You are not indispensable
I hope telling you this doesn’t ruin your day, but you are not indispensable. It is highly likely that your employers can soldier along without you. They might hate to lose you, but they’ll live.
Likewise, if you are self-employed or a business owner, your clients can get along without you. They would find another source for the goods and services you provide, if they found themselves unwilling or unable to do business with you. Successful business people never forget this.
Not only could your employer probably replace you, but they might be able to do without your position entirely. They could decide the costs of retaining your position outweigh the benefits. They might decide their customers can live without the services your job renders. Maybe they’ll be able to replace you with a machine. That sort of thing has been happening quite a bit since the Industrial Revolution. In a healthy economy, workers displaced by industrial machinery are re-purposed into other profitable pursuits; efficiency creates opportunity, rather than annihilating jobs. (This is what President Obama comically failed to understand when he famously blamed automated teller machines for high unemployment.)
In the worst-case scenario, your company might decide it can no longer turn a profit while employing the people it needs to run its operations successfully. Employment is the twin sister of Profit; they are inseparable.
I bring all this up because there is a strange, persistent fantasy about labor somehow enjoying immunity from the laws of supply and demand. That’s not true t all. Labor is a commodity. Raise the cost, and demand will decline. It would be fair to say that labor is somewhat more resistant to these forces than material goods, because there is a human element involved, and this influences purchasing decisions. Business owners will, understandably, agonize more about cutting jobs than slashing material expenses. I have worked for people who said they refused to sell their business and cash out because they cared about their employees, and didn’t want their jobs to go away.
But eventually lines are crossed, calculations of cost and benefit turn unbearably grim, and jobs become too expensive to maintain. The public generally overestimates the degree to which labor’s human dimension overrides these calculations. Some jobs are much more disposable than others, particularly if employees don’t build up a great deal of intrinsic value over time. Is the experienced employee far more valuable than the fresh trainee? If positions are dissolved, will it be difficult to restore them later? If the answer to those questions is “no,” then job security becomes thin.
I sometimes wonder if the public’s failure to understand all this is driven by the artificially high degree of job security among academics, politicians, and celebrities. It is risky to take advice on job security from a small group of people who can’t really lose their jobs.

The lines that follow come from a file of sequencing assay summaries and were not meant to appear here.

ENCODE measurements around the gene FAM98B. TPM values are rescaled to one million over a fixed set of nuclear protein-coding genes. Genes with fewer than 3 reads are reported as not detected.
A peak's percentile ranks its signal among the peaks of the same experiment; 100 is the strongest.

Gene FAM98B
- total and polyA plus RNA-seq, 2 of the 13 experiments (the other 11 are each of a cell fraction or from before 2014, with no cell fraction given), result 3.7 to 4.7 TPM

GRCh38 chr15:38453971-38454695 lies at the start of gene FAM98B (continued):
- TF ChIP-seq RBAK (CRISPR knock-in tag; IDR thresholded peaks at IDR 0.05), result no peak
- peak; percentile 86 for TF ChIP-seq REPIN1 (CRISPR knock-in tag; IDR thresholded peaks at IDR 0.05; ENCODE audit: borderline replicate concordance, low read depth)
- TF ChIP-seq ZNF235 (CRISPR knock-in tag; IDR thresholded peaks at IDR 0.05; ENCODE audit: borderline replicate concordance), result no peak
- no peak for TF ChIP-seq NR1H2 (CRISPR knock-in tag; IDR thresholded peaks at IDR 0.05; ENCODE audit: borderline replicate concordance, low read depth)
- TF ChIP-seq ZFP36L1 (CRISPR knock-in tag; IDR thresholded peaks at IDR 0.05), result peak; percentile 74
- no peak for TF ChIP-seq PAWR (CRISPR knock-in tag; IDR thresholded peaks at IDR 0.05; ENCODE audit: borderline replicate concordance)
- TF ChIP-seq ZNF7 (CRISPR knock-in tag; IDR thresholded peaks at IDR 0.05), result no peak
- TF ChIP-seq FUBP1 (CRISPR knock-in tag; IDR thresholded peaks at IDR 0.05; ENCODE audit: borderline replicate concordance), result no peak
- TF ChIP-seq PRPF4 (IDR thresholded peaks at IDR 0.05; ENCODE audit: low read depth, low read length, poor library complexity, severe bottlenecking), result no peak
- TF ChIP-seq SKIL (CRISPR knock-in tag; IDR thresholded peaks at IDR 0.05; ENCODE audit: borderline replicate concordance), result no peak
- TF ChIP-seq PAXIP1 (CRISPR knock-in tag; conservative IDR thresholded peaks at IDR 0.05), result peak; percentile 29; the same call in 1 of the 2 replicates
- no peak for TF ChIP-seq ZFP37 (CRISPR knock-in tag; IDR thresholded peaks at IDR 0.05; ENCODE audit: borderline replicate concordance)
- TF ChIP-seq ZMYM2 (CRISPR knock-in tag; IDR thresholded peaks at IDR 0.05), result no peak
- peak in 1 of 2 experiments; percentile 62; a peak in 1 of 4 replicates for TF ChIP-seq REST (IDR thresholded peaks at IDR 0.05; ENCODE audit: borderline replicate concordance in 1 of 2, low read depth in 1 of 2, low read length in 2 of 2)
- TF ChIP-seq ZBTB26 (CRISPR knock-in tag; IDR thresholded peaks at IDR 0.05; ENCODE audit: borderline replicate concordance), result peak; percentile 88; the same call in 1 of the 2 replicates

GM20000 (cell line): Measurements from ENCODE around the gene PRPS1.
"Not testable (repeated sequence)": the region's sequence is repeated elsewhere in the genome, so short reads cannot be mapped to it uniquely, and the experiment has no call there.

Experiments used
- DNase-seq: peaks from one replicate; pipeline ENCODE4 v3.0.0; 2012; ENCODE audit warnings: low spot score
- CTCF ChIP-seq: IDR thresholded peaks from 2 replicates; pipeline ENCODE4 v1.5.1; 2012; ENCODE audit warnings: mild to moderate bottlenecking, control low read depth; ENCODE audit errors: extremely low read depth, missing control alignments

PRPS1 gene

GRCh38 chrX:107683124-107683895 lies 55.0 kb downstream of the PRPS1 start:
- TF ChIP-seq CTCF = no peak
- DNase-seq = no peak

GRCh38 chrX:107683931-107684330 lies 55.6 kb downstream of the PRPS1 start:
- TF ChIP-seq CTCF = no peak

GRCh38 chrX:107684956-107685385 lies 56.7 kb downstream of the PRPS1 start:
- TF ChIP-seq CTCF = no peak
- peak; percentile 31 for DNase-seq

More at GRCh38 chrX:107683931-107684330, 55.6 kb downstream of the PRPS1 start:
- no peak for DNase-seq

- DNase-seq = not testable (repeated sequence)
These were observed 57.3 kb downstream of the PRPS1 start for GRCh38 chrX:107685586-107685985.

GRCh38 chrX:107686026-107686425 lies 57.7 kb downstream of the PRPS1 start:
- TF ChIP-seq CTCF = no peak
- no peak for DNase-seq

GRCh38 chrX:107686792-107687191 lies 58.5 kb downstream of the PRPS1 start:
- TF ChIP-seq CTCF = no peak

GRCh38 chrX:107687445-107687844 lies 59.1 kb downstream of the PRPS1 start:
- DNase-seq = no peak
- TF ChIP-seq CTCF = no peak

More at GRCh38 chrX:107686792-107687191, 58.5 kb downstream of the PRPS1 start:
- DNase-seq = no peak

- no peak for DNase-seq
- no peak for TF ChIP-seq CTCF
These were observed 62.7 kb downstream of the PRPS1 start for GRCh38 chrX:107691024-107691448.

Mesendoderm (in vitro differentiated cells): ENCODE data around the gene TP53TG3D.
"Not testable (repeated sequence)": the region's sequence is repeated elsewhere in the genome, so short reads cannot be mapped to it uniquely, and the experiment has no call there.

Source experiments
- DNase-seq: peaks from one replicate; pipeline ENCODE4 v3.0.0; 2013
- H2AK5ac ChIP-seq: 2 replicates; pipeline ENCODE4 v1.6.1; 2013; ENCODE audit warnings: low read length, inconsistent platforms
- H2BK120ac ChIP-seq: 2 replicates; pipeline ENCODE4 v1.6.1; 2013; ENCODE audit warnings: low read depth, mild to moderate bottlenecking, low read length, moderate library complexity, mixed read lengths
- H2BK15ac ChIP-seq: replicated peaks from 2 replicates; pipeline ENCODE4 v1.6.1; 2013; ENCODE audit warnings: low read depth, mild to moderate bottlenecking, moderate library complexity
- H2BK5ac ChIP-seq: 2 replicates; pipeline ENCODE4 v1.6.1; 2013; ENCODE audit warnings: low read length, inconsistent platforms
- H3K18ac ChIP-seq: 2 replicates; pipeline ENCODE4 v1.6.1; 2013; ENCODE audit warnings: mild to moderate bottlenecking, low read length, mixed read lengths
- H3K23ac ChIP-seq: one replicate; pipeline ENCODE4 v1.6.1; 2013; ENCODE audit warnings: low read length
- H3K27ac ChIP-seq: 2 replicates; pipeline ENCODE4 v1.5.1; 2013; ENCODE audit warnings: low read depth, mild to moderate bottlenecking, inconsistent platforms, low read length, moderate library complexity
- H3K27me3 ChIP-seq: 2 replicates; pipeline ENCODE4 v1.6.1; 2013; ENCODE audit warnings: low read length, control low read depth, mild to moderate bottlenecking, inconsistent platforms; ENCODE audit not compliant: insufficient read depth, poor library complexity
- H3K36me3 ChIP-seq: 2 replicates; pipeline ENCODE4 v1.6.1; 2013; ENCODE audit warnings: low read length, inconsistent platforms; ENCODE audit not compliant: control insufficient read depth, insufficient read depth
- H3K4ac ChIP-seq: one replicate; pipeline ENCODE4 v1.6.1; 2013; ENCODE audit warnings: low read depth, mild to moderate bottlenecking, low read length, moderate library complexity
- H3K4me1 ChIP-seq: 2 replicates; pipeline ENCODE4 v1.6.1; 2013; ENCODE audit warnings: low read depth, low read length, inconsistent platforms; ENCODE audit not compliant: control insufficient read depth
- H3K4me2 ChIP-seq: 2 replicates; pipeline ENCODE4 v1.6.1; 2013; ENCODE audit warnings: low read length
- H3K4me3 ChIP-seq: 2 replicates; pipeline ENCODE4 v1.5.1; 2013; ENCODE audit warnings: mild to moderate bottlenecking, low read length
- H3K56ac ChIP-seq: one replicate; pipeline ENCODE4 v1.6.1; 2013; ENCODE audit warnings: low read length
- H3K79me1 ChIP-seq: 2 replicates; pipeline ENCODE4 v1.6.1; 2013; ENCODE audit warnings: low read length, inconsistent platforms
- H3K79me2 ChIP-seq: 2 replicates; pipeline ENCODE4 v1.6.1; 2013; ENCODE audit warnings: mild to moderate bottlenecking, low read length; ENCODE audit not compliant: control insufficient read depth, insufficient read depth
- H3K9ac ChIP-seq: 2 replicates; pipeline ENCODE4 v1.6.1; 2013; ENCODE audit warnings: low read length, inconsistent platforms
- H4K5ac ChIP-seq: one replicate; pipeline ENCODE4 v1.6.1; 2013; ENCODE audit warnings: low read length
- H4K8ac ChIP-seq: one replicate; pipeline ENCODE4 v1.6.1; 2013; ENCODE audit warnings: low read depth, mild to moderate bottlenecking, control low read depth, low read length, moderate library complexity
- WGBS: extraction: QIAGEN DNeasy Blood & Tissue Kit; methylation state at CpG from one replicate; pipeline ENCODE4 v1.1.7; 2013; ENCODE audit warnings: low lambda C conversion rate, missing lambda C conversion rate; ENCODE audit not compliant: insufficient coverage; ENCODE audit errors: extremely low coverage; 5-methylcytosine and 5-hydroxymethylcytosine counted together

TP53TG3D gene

These musings were prompted by a post from Moe Lane at RedState, in which he discussed a report about short staffing and declining service at WalMart. The report somehow never got around to mentioning that ObamaCare is one of the big reasons for this, as documented by other media accounts.
Moe sheds no tears for the struggling super-store: “Walmart has earned this. By supporting ObamaCare in the first place the company decided to put politics above its mission statement, which is to sell reasonably sturdy consumer goods to middle and lower income workers at reasonably cheap prices. And now that they’ve allegedly discovered that that same ObamaCare’s rising health care costs and mandated coverage is going to make it impossible for the company to fully staff its stores?”
But why is anyone surprised by this? ObamaCare imposes huge overhead on the cost of labor. The law actually provides some fairly explicit escape hatches that can be accessed by reducing staff and cutting hours back to part-time – or, to look at it from the perspective of growing companies, obvious bear traps that snap shut when a certain number of additional people are hired. The effect is pronounced enough to make jobs, particularly low-end jobs, highly vulnerable. This is especially true in a highly competitive environment based on deep discount prices and thin profit margins. And if the customers grow displeased, as the article cited by Moe Lane implies, managers know they can easily reconstitute a staff of low-end employees. If slashing entry-level jobs proves to be a mistake, it is very easily corrected.
And now the Democrats are talking about raising the minimum wage, too! Are we all supposed to pretend we’re surprised and appalled when that kills even more jobs? How much farther do we have to fall, before Americans realize that labor does not defy the laws of economic gravity?